DEFENSE ADVANCES RESEARCH PROJECTS
AGENCY ARTIST’S CONCEPT
have both active and passive
acoustic search, detection, passive-threat filtering, localization and
tracking capabilities. It also will
provide torpedo detection and alert
and avoidance of small objects.
Ed Hoak, program manager for
sonars at Raytheon Integrated
Defense Systems, said the sonar’s
“advanced transmit/receive front
end” is key to the performance of
the sensor and that it forms the
backbone of future acoustic sensors. The latest version of the sonar
has had the number of replaceable
parts reduced from 400 to 15.
The Anti-Submarine Warfare Continuous Trail Unmanned Vessel is being developed
as an autonomous unmanned surface vehicle that would track diesel-electric submarines for months at a time with minimal human input.
The main challenge of the
ACTUV sonar development is “
removing the man in the loop,” he said.
The ACTUV’s sonar will need to
be autonomous, performing the difficult task of subma-
rine tracking without an operator directing its operation.
It will need sophisticated algorithms for automatic track-
ing, including maintaining a low false-target detection
rate. The sonar also will help the ACTUV observe the
rules of safe navigation applicable to any vessel at sea.
The MS3 for the ACTUV has a “wet side” transducer
similar to the SQS- 56, but the “dry side” — the pro-
cessing electronics — is significantly smaller, with
fiber-optic lines replacing heavy copper cables.
Raytheon is under contract to build one sonar for
the ACTUV prototype.
DARPA completed the ACTUV’s Preliminary Design
Review in April and a software design review in May.
Phase 2 is ongoing and will culminate in a Critical
Design Review, scheduled for September. Phase 3, the
building of the craft, is scheduled to begin in January.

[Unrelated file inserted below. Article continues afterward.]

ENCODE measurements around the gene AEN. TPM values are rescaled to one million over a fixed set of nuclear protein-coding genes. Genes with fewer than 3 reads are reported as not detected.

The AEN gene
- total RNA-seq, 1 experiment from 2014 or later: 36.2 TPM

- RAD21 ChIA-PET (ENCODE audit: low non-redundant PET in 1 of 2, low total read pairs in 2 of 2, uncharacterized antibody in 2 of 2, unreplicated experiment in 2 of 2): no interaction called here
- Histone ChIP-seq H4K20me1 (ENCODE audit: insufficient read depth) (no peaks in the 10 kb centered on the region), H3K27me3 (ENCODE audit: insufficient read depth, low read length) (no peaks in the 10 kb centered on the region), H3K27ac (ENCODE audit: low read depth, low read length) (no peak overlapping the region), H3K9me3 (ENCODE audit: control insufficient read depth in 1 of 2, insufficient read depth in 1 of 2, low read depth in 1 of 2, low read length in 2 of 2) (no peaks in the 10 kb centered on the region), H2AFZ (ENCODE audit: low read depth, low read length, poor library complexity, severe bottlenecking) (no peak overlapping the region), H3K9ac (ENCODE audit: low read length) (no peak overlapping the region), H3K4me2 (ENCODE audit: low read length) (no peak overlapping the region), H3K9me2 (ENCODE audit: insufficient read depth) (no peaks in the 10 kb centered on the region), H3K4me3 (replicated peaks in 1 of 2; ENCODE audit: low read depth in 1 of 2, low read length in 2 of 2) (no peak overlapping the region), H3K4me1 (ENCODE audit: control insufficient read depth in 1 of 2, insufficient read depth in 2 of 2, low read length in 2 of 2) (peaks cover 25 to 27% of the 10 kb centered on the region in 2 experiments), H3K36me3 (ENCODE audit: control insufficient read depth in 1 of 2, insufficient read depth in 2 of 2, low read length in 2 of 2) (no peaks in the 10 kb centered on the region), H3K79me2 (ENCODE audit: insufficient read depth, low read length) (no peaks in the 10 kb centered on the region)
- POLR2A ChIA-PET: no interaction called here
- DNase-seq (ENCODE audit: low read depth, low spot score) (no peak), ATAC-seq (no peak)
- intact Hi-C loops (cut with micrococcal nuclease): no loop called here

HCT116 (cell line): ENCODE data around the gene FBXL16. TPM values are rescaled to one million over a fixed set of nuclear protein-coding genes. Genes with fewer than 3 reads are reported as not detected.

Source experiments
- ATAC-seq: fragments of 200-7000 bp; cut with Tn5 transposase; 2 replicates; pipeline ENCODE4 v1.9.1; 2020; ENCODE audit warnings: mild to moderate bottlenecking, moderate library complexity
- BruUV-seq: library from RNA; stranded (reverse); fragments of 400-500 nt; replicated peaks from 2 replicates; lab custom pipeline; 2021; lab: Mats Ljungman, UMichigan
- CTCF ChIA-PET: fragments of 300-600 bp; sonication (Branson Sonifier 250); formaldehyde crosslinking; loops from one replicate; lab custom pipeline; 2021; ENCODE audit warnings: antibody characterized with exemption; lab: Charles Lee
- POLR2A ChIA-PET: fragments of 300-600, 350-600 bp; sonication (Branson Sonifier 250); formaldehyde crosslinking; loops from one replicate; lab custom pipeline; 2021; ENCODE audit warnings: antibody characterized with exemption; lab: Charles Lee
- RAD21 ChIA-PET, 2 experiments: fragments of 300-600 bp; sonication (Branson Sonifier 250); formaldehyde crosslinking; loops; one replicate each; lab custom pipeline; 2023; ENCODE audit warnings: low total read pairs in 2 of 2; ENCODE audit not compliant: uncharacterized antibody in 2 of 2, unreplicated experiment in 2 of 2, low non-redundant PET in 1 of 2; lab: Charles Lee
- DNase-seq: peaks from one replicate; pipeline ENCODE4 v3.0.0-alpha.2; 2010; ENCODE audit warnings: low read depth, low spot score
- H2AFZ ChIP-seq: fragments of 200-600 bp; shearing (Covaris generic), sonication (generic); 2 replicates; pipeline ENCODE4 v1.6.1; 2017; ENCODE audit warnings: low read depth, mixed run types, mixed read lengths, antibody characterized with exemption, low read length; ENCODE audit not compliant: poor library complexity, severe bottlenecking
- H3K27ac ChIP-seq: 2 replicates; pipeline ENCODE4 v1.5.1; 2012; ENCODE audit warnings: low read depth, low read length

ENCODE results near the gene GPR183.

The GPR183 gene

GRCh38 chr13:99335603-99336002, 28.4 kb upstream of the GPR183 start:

Phase 4, operational prototype at-sea testing, is expected to start in early 2015, Littlefield said.
DARPA assigned seven specific tasks to SAIC for the
program: system design and risk reduction; software
development; long lead-time material procurement;
system development and trials; software development
and documentation; vessel construction; and support
of at-sea government testing, operations, maintenance
DARPA is in discussions with the U.S. Navy regarding
transition of the ACTUV vessel and associated technology.
Chris Johnson, a spokesman for Naval Sea Systems
Command, said that the Navy’s Unmanned Maritime
Systems program office has “collaborated with DARPA
on their ACTUV efforts.”
SAIC did not respond to Seapower queries by press
time June 17. ■
forces total 54 SSNs and an MPA force of 14 active and
Reserve operational squadrons, with an eventual force
of approximately 100 new P-8A Poseidon aircraft.
Although the capabilities of the newest platforms
surpass those of older platforms, the reduced numbers
present a challenge in providing continuous surveillance of submarines of interest.
“DARPA envisions a platform that could operate from
any port,” Littlefield said. “DARPA plans to include nav-
igation and situational awareness sensors, including
radar, Automatic Identification Systems (AIS) and ASW
sensors. ACTUV would use commercial diesel engines
and operate at sea for at least 70 days at a time. ACTUV
is designed to remain mission-capable in Sea State 5 [8-
to 12-foot waves and wind speeds of 21 to 25 knots] and
survive in Sea State 7 [25- to 40-foot waves and wind
speeds of 37 to 46 knots].”
DARPA selected six industry proposals for the
ACTUV concept in January 2010 for Phase 1 of the pro-
gram, the concept definition phase. In August 2012,
DARPA selected Science Applications International
Corp. (SAIC) to design, construct and demonstrate an
ACTUV prototype under the next three phases of the
program under a $58 million contract.
SAIC “proposed a trimaran platform: key features
and innovations for the vessel, sensors, autonomy and
software. The scope of the program includes developing and testing a Remote Supervisory Control System,”
In March, Raytheon Co. announced that it had been
selected by SAIC to provide the sonar system for the
ACTUV. The Modular Scalable Sonar System (MS3), a
fifth-generation development of the company’s 30-year-
old medium-frequency, hull-mounted SQS- 56 sonar will